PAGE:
India amends Companies Act to further promote Ease of Doing Business

The Indian Parliament has recently passed the Companies (Amendment) Act, 2020 (Amendment Act), which has also been notified, to further amend the Companies Act, 2013 (Act) in another attempt to further decriminalize and rationalize certain offences under the Act, in case of defaults which can be determined objectively and which otherwise lack any element of fraud or do not involve larger public interest. In addition to decriminalization, certain other amendments have been introduced such as changes in definition of listed company, Corporate Social Responsibility (CSR) provisions, listing of securities abroad, periodical returns by unlisted companies, remuneration of independent directors and non-executive directors in the event of inadequacy of profits, and so on.

Decriminalization of various offences will help reduce the burden on the Indian judicial system by reducing criminal litigation pertaining to companies in India. The softened stance in relation to these offences will make India an attractive business destination and further promote ease of doing business.

The Amendment Act shall come into force on such date as the Central Government may, by notification in the Official Gazette, appoint.

The Amendment Act, inter alia, provides for the following:

  • to empower the Central Government to exclude certain classes of companies from the definition of “listed company”, mainly for listing of debt securities, in consultation with the Securities and Exchange Board of India;
  • to allow direct listing of certain class of securities by a class of public companies in permissible foreign jurisdictions as per rules to be prescribed and to empower the Central Government to exempt such class or classes of public companies from any of the provisions of chapter III, Part – I (Prospectus and Allotment of Securities), Chapter IV (Share Capital and Debentures), section 89 of the Act (Declaration in Respect of Beneficial interest in any Share), section 90 of the Act (Register of significant beneficial owners in a company) and section 127 of the Act (Punishment for Failure to Distribute Dividends);
  • to reduce timelines for applying for rights issues under the Act;
  • to enable the Central Government to exempt a class or classes of persons from complying with the requirements pertaining to a declaration of beneficial interest in shares under the Act (except sub-section (10) of section 89 of the Act, which pertains to what beneficial interest in a share includes);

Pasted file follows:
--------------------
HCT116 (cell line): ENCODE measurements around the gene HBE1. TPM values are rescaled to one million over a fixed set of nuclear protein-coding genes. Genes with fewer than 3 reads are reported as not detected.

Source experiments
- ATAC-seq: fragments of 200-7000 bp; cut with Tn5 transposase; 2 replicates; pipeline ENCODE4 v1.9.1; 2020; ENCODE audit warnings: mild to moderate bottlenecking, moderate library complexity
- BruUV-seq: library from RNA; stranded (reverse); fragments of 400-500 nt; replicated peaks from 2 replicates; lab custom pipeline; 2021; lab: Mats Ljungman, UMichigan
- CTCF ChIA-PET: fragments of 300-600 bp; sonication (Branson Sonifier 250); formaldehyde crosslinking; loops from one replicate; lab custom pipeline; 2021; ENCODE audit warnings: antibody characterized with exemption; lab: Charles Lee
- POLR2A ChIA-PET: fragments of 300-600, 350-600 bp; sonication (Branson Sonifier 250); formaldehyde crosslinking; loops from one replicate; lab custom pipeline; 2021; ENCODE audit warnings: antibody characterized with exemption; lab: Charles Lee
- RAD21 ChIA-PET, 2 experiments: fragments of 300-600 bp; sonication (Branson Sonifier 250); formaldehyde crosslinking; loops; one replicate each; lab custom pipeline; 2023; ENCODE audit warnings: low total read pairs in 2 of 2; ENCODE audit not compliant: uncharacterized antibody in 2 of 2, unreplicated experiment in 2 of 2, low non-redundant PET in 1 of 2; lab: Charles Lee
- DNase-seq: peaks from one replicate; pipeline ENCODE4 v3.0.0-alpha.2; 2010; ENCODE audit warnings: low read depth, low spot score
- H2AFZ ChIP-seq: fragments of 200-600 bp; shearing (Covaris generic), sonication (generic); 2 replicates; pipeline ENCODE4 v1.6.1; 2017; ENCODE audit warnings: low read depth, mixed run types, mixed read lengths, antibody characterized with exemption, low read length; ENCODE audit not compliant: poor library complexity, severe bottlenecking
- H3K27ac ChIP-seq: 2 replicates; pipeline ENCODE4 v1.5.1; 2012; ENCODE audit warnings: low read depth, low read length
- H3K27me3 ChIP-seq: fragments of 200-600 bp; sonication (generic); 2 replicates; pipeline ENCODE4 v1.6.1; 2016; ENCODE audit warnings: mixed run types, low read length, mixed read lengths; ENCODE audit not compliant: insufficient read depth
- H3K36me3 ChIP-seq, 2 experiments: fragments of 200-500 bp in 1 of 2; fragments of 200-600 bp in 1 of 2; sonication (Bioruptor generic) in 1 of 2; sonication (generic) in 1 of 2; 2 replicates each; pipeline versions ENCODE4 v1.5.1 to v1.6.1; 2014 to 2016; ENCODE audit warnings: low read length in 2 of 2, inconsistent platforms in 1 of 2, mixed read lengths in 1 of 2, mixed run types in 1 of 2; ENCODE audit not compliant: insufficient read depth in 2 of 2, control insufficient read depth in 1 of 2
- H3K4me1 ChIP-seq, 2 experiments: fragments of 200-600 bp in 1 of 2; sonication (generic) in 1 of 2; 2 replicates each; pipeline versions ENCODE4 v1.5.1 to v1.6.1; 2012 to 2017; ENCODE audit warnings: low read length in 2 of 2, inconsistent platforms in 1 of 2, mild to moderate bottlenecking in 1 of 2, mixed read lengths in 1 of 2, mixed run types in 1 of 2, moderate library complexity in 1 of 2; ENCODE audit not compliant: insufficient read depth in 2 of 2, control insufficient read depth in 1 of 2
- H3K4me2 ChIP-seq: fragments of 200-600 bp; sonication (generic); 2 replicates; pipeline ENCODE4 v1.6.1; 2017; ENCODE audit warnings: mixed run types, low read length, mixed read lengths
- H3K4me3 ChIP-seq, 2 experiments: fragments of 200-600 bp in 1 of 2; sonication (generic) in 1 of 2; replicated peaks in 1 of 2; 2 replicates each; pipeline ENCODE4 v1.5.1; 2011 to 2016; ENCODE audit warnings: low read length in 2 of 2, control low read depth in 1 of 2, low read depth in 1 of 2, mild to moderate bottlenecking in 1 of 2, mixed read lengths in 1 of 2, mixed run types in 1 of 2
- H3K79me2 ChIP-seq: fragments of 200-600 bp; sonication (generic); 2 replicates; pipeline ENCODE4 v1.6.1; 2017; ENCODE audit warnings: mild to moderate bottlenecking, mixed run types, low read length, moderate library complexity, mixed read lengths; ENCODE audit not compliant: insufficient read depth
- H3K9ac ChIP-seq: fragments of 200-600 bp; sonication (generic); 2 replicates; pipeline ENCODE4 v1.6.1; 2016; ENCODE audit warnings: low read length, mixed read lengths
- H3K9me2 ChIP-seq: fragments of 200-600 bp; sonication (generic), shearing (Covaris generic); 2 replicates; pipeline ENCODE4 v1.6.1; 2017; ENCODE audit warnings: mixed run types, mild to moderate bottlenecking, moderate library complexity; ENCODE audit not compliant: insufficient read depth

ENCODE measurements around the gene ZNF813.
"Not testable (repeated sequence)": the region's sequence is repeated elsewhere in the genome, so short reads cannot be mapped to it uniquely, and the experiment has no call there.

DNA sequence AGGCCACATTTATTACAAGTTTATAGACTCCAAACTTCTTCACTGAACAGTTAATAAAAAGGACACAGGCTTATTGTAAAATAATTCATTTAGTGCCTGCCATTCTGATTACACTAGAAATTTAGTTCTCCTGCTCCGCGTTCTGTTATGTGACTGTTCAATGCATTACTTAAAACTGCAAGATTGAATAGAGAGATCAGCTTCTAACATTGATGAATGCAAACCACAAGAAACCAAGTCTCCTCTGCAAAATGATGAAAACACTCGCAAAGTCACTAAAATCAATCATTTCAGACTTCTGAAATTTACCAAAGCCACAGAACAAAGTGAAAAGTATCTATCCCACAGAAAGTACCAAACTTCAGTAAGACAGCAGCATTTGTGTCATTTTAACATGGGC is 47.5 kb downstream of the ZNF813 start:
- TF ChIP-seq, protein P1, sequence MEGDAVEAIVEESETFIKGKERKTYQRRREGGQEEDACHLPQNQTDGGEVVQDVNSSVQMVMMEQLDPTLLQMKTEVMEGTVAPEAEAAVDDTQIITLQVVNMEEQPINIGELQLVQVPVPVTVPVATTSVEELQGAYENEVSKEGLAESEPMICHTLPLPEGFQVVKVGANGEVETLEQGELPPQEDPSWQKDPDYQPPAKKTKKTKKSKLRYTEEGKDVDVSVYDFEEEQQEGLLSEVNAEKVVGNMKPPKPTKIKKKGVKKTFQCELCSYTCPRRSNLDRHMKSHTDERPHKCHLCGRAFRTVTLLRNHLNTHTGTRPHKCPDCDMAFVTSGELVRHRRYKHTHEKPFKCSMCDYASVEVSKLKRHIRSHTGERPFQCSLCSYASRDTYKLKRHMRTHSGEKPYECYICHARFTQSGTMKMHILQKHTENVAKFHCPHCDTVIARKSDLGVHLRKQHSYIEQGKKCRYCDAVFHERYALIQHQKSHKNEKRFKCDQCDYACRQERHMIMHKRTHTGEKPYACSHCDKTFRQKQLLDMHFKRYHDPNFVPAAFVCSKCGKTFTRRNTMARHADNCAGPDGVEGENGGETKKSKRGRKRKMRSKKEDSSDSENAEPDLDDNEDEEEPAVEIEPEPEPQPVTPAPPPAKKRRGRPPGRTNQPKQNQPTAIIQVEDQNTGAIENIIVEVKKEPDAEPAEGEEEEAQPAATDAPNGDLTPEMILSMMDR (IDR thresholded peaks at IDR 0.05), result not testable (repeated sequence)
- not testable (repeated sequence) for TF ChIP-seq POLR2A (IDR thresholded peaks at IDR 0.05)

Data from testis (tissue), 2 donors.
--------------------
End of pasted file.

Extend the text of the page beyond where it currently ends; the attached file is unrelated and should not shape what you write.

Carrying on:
• to extend exemptions to certain classes of non-banking financial companies and housing finance companies from filing resolutions passed to grant loans or give guarantees or to provide security in respect of loans in the ordinary course of their business;
  • to empower the Central Government to provide rules for such class or classes of unlisted companies to prepare periodical financial results of the company, audit or limited review thereof and their filing with the Registrar of Companies within 30 days of completion of the relevant period with such fees as may be prescribed;
  • to provide that the companies which have the CSR spending obligation up to INR 5,000,000 (Indian Rupees Five Million) shall not be required to constitute the CSR committee and to allow eligible companies under the Act to set off any amount spent in excess of their CSR spending obligation in a particular financial year towards such obligation in subsequent financial years;
  • to make provisions for allowing payment of adequate remuneration to non-executive directors in case of inadequacy of profits, by aligning the same with the provisions for remuneration to executive directors in such cases;
  • to incorporate a new Chapter XXIA in the Act relating to ‘Producer Companies’, which was earlier part of the Companies Act, 1956;
  • to empower the Central Government to exempt any class of foreign companies or companies incorporated outside India from the provisions relating to companies incorporated outside India under Chapter XXII of the Act;
  • to set up benches of the National Company Law Appellate Tribunal;
  • to provide for payment of lesser monetary penalty by a start-up company, ‘Producer Company’, one person company or small company on failure to comply with provisions of the Act which attract monetary penalties; and
  • to provide for a window within which penalties shall not be levied for delay in filing annual returns and financial statements (in certain cases).

Further, the Amendment Act will decriminalise various offences under the Act which, inter-alia, include amendments:

  • to omit the punishment of imprisonment in relation to every person who is knowingly a party to the issue of prospectus in contravention of the provision relating to the matters to be stated in prospectus;
  • to remove the penal provisions in case of any default in complying with the provisions relating to variation of shareholders’ rights;
  • to remove the penal provisions in case of any default in complying with the order of the tribunal under the provisions pertaining to rectification of register of members; and
  • to omit the punishment of imprisonment for the offence by a director of knowingly holding his or her directorship in the company after he/she has become disqualified.

The Amendment Act can be accessed through the following link: